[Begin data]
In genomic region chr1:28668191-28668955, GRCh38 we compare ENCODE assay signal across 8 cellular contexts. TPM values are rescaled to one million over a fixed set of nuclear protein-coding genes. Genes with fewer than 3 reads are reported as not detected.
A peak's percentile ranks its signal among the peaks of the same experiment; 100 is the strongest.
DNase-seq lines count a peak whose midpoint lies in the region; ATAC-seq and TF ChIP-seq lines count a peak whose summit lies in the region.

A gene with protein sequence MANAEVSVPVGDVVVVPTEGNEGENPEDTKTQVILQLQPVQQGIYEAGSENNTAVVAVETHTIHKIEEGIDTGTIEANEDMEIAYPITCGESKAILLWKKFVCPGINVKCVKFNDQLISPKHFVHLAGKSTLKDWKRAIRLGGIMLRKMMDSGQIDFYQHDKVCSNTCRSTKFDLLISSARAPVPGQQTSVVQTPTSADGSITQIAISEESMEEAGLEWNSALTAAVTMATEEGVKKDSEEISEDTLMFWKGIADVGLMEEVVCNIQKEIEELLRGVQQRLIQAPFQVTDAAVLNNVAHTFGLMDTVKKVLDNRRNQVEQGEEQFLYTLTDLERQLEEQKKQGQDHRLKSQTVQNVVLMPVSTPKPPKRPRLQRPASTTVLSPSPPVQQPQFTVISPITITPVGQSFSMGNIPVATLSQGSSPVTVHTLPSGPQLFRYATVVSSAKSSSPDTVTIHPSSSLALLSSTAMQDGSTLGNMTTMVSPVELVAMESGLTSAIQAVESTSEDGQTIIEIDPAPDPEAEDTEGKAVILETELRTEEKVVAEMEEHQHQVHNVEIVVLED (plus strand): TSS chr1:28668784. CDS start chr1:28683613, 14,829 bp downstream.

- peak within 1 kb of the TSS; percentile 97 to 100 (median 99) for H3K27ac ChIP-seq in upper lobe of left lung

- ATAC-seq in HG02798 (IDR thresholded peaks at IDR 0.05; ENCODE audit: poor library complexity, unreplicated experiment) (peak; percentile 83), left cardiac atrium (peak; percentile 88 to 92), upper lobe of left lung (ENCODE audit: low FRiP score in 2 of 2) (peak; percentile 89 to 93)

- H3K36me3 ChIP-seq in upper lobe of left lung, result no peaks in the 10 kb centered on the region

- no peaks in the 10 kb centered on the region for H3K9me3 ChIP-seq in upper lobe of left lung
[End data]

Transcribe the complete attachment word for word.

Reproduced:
In genomic region chr1:28668191-28668955, GRCh38 we compare ENCODE assay signal across 8 cellular contexts. TPM values are rescaled to one million over a fixed set of nuclear protein-coding genes. Genes with fewer than 3 reads are reported as not detected.
A peak's percentile ranks its signal among the peaks of the same experiment; 100 is the strongest.
DNase-seq lines count a peak whose midpoint lies in the region; ATAC-seq and TF ChIP-seq lines count a peak whose summit lies in the region.

A gene with protein sequence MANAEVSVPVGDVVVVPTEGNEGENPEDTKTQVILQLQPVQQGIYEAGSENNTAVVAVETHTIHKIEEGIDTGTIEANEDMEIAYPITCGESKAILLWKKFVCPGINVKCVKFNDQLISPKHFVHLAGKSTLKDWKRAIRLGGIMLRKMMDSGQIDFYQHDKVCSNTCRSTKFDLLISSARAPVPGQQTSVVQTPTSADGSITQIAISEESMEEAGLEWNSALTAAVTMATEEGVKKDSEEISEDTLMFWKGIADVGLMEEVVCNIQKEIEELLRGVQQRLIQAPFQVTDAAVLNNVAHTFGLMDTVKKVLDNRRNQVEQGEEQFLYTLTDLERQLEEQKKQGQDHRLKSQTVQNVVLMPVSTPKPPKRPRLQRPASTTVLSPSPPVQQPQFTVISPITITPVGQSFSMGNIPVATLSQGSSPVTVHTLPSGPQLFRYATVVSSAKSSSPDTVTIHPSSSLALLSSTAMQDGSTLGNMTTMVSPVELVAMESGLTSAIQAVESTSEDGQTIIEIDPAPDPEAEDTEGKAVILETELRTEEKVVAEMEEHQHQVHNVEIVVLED (plus strand): TSS chr1:28668784. CDS start chr1:28683613, 14,829 bp downstream.

- peak within 1 kb of the TSS; percentile 97 to 100 (median 99) for H3K27ac ChIP-seq in upper lobe of left lung

- ATAC-seq in HG02798 (IDR thresholded peaks at IDR 0.05; ENCODE audit: poor library complexity, unreplicated experiment) (peak; percentile 83), left cardiac atrium (peak; percentile 88 to 92), upper lobe of left lung (ENCODE audit: low FRiP score in 2 of 2) (peak; percentile 89 to 93)

- H3K36me3 ChIP-seq in upper lobe of left lung, result no peaks in the 10 kb centered on the region

- no peaks in the 10 kb centered on the region for H3K9me3 ChIP-seq in upper lobe of left lung